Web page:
About this work
The dismal failure of Ambroise Thomas' Le roma d'Elvire in 1860, combined with the success of Gounod's Faust the year before, prompted Thomas to quit composing opera for the next six years. However, when Jules Barbier and Michel Carré -- the librettists for Gounod's masterpiece, and the future authors of Thomas' Hamlet (1868) -- approached Thomas with the Mignon story, they found the composer eager to eclipse his rival's earlier triumph. Barbier and Carré based the libretto on Goethe's Wilhelm Meister Lehrjahre.
Predictably, Thomas imitated aspects of Gounod's style in his new work, and he further insured success by delaying the premiere until the management of the Opéra-Comique could assemble a strong cast. With this accomplished, Mignon was first performed on November 17, 1866. It was an immediate success, and was performed 100 times at the Opéra-Comique in the eight months after the premiere. In 1870, it was given in London and in 1871 it was staged in New York.
Barbier and Carré made fundamental changes to the character of Mignon as drawn by Goethe. In the novel, she is not the main character, but by extracting her trials and tribulations from the context of the work as a whole, Barbier and Carré made Mignon the focal point of the opera. Furthermore, the librettists created a happy ending (Mignon lives, whereas she dies in the novel), obligatory for works written for the Opéra-Comique stage at the time. Nevertheless, Barbier and Carré manage to maintain the spirit of Goethe's story.
Thomas was eager to please, and made adjustments to his score when necessary. For the London performance, the composer replaced the spoken dialogue with recitatives and adapted the role of Frédéric for a contralto, composing the famous Act II rondo-gavotte, "In veder l'amata stanza," based on material from the preceding entr'acte. Philine also received a new aria: "Alerta, Filina." Furthermore, the work was sung in Italian. For German stages, Thomas was willing to completely change the end of the work, having Mignon die in Wilhelm's arms when she hears Philine's voice from offstage. Undoubtedly, this made the opera more palatable to German audiences, who knew and identified with Goethe's masterpiece.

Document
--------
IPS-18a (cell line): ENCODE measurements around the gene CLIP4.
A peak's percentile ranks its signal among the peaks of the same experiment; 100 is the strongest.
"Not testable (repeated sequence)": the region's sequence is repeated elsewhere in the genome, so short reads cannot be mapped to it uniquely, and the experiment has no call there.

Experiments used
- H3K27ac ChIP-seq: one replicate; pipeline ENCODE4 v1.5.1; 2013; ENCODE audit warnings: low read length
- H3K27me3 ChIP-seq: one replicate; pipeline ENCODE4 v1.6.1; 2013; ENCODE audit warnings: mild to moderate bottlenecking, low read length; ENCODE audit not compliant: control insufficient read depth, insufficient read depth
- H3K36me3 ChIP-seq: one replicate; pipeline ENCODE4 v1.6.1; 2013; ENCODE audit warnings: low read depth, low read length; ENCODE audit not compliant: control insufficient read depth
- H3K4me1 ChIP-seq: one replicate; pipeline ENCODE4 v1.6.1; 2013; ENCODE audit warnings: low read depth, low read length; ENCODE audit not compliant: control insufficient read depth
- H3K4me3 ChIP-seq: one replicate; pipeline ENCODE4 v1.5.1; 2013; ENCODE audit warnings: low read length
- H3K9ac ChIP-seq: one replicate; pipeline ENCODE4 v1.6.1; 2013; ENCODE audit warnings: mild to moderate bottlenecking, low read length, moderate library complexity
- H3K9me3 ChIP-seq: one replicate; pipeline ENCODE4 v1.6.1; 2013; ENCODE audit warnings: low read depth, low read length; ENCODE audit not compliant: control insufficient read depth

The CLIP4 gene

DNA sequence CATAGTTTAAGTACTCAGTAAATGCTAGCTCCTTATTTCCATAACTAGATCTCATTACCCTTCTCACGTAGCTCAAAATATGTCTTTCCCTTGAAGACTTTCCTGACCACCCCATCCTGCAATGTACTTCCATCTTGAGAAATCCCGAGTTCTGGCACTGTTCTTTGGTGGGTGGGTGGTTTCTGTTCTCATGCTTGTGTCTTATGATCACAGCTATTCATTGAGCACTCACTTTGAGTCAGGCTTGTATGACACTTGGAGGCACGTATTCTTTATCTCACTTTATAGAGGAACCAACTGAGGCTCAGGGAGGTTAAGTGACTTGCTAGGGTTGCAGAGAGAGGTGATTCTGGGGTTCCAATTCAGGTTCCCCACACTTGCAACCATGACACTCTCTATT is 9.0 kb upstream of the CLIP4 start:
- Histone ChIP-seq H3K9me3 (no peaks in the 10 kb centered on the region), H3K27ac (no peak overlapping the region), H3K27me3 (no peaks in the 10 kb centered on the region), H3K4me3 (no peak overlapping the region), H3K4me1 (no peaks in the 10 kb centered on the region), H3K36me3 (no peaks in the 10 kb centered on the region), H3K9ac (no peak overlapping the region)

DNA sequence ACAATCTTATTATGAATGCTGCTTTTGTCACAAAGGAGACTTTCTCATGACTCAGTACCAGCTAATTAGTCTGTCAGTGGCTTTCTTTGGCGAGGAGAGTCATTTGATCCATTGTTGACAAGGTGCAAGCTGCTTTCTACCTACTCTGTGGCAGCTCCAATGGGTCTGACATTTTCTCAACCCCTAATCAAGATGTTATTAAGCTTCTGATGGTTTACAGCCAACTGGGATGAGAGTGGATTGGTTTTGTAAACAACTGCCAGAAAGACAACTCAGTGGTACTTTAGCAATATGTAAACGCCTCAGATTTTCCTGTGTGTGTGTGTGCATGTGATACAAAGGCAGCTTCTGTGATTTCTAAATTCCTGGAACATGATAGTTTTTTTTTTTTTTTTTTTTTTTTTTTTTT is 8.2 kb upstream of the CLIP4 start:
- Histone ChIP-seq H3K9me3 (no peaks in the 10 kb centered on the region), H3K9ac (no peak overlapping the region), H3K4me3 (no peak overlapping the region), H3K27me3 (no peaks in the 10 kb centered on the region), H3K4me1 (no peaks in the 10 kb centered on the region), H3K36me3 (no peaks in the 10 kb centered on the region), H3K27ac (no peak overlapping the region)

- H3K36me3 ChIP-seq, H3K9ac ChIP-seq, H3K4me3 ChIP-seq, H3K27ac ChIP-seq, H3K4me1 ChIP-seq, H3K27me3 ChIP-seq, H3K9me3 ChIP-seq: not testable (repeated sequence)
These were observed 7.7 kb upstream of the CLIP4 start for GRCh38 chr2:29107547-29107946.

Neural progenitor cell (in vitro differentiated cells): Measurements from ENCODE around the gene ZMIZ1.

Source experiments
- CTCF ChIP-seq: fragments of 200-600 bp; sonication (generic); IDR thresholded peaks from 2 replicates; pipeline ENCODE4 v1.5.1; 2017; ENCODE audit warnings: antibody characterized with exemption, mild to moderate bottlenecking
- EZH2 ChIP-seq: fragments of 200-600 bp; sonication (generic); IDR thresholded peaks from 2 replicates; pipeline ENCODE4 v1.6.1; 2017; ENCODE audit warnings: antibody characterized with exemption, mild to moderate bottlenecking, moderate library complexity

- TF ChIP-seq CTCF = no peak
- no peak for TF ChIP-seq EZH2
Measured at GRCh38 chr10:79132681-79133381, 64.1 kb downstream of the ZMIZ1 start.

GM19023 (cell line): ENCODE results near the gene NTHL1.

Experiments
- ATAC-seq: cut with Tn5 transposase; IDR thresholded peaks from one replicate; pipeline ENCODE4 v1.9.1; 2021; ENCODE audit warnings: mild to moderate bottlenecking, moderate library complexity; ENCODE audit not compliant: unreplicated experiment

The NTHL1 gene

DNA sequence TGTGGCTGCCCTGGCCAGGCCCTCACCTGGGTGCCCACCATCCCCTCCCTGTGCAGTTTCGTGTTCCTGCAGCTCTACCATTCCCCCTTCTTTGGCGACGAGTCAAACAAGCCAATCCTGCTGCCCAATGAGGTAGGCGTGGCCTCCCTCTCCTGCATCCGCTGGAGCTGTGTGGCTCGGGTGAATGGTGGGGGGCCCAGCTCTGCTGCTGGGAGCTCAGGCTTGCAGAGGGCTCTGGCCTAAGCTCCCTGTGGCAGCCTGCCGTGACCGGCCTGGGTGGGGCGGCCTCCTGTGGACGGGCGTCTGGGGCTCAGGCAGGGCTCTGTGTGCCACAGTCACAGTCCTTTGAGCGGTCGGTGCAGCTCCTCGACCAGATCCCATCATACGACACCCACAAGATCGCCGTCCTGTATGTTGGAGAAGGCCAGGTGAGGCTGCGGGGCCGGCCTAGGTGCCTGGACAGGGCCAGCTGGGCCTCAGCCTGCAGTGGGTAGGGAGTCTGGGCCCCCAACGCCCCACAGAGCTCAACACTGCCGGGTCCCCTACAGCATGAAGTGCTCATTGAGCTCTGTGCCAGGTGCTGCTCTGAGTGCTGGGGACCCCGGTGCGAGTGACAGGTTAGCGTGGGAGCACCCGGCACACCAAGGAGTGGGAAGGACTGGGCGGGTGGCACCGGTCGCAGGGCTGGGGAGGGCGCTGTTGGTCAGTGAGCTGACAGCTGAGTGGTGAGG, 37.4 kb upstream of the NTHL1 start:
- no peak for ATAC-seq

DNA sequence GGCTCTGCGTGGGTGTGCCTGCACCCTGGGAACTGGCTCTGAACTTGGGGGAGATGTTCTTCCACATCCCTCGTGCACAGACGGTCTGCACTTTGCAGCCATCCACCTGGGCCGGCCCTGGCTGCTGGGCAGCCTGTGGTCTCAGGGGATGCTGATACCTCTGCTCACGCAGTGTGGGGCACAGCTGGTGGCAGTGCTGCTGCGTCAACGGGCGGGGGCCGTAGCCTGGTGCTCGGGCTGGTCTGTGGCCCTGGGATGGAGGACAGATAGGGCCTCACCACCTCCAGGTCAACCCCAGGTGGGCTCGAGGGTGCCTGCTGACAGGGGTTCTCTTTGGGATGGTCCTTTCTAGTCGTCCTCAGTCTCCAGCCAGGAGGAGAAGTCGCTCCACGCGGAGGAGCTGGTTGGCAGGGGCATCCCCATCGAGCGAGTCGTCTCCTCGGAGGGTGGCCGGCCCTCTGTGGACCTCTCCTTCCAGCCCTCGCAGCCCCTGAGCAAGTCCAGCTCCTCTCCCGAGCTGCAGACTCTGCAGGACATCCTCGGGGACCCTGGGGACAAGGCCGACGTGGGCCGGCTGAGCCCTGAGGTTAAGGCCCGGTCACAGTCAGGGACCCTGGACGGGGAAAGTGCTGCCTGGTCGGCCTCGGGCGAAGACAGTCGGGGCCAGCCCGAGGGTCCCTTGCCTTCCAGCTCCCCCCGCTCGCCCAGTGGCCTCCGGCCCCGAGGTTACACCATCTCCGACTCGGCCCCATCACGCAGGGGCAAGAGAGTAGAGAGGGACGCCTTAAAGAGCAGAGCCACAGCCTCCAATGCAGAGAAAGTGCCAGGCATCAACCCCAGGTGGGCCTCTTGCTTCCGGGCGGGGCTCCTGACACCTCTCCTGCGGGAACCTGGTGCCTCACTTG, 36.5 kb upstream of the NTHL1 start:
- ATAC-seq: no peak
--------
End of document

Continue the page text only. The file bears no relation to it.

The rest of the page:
Thomas' eclecticism proved a hindrance to his success in his early years. Composing in various styles with numerous, and obvious, models (Auber, Hérold, Rossini), Thomas did not find his own voice until Le caïd of 1849, which still owes much to Rossini. It was not until Mignon that the aspects of Thomas' eclectic musical personality coalesced to create an impressively unified work.
Mignon draws its strength from Thomas' careful musical representation of the characters. Mignon's music alternately illustrates her jealousy, love, and affection in no uncertain terms. Her complexity is unmatched in any other of Thomas' operas. Philine's superficial personality comes across in her predictable music, especially the polonaise aria, "Je suis Titania." Wilhelm's youthful but sensible character comes through in vivacious, yet studied music, especially in the first part of Act II, in which we hear clearly the contrast between his music and that for Frédéric and the uncontrollably jealous Mignon. Wilhelm's sincerity comes to the fore near the end of the second act, when he greets Mignon after their earlier confrontation. Lothario's amnesia becomes apparent not only through his change of clothes and description of his past in the final act, but also through his music, which takes on a more noble character when his memory returns.